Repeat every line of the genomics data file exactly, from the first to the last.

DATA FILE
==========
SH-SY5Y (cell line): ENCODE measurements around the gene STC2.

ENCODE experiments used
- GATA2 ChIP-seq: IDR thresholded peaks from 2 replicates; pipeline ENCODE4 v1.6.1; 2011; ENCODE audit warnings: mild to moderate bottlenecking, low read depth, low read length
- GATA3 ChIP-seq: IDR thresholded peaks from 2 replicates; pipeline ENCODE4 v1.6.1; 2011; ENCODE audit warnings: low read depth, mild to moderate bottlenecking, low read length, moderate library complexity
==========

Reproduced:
SH-SY5Y (cell line): ENCODE measurements around the gene STC2.

ENCODE experiments used
- GATA2 ChIP-seq: IDR thresholded peaks from 2 replicates; pipeline ENCODE4 v1.6.1; 2011; ENCODE audit warnings: mild to moderate bottlenecking, low read depth, low read length
- GATA3 ChIP-seq: IDR thresholded peaks from 2 replicates; pipeline ENCODE4 v1.6.1; 2011; ENCODE audit warnings: low read depth, mild to moderate bottlenecking, low read length, moderate library complexity